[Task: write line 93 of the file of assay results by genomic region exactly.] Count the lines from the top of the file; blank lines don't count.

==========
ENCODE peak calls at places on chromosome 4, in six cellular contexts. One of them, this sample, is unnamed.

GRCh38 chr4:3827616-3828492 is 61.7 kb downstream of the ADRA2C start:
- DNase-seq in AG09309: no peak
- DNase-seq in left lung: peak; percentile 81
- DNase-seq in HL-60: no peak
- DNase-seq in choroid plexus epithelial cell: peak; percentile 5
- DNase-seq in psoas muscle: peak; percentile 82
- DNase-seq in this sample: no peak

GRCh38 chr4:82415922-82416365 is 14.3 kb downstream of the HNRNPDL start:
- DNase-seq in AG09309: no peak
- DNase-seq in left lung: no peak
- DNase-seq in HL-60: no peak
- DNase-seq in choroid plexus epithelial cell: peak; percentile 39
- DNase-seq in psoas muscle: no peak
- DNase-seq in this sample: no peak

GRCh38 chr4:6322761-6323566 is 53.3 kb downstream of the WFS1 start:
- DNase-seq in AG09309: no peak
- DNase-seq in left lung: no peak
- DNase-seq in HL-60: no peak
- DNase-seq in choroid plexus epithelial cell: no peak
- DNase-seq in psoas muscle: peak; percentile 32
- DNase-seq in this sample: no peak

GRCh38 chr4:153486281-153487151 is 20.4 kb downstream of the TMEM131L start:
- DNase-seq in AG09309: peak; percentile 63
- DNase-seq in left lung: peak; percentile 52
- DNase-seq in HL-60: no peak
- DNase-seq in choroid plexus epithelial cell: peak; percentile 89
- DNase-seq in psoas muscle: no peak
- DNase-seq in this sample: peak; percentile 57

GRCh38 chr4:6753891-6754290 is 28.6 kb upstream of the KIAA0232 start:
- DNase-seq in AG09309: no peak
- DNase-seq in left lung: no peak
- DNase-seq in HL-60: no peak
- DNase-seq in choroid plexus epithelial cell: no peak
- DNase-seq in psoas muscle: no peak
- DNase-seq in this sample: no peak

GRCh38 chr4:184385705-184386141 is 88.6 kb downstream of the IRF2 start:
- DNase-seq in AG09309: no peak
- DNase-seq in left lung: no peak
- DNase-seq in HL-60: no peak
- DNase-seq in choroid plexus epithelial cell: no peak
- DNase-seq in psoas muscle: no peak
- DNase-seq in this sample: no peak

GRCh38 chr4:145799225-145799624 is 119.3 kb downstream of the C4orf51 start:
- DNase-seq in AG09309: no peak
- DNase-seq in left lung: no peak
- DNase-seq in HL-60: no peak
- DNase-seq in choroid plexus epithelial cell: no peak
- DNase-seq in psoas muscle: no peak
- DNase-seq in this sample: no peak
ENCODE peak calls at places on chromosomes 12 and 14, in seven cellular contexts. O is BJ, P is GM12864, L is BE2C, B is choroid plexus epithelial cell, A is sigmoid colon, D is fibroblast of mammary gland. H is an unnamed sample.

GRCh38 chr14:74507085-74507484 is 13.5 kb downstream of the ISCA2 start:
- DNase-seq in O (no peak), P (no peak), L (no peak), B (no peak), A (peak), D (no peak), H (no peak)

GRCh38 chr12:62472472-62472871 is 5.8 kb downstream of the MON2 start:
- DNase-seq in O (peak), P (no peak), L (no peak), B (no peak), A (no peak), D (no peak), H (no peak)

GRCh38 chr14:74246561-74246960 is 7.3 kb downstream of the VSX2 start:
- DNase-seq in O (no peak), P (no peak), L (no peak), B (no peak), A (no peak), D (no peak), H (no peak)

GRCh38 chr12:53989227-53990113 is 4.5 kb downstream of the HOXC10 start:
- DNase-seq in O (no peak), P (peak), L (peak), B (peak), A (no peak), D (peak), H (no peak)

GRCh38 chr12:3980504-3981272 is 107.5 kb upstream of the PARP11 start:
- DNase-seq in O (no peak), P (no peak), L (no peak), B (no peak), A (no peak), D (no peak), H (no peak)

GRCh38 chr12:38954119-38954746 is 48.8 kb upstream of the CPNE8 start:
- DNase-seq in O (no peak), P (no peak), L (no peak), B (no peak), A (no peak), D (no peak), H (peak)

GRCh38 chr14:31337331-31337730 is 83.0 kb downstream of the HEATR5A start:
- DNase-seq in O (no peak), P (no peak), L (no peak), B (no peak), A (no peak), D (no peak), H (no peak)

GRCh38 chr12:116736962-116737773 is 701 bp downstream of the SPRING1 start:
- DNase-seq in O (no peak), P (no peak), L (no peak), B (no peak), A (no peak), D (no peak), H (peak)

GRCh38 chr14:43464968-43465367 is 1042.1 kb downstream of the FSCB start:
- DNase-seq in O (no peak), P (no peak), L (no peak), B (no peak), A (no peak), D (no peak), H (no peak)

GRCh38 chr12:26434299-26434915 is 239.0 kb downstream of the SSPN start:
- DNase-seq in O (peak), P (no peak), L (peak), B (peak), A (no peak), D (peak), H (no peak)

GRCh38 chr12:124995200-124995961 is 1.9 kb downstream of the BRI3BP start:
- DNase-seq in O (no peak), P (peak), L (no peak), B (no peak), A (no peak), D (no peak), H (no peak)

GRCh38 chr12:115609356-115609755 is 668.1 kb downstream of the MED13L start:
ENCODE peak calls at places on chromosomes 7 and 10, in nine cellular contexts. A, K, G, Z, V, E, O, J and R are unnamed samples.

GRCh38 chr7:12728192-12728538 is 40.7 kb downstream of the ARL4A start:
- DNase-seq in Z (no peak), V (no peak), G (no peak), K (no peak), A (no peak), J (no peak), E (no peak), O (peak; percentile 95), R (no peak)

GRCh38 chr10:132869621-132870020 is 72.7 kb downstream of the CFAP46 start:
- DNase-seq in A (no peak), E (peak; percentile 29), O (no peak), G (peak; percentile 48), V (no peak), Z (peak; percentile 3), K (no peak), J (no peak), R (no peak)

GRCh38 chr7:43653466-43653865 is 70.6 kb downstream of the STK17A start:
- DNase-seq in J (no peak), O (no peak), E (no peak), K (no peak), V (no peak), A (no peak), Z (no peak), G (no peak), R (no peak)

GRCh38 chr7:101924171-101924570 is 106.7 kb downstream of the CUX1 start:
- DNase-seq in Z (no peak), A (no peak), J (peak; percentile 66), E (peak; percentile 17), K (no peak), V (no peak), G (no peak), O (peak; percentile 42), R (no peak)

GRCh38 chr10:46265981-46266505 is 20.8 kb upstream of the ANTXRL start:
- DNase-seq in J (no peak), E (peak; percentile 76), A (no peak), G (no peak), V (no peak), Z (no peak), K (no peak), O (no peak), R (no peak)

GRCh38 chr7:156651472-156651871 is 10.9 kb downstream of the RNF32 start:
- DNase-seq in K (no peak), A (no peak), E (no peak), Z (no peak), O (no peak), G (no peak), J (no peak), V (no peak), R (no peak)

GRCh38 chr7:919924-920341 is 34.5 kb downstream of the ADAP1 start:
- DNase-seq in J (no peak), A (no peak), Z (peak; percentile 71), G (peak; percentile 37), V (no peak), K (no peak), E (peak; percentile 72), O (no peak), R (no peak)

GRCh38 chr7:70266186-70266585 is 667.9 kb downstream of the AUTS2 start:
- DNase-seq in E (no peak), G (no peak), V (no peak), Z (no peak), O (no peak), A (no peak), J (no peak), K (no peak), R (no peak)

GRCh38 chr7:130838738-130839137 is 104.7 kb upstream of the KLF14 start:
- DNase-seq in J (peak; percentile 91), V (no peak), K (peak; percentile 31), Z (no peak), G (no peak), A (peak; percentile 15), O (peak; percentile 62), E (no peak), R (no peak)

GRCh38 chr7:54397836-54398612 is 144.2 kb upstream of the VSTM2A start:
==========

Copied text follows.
- DNase-seq in J (peak; percentile 91), V (no peak), K (peak; percentile 31), Z (no peak), G (no peak), A (peak; percentile 15), O (peak; percentile 62), E (no peak), R (no peak)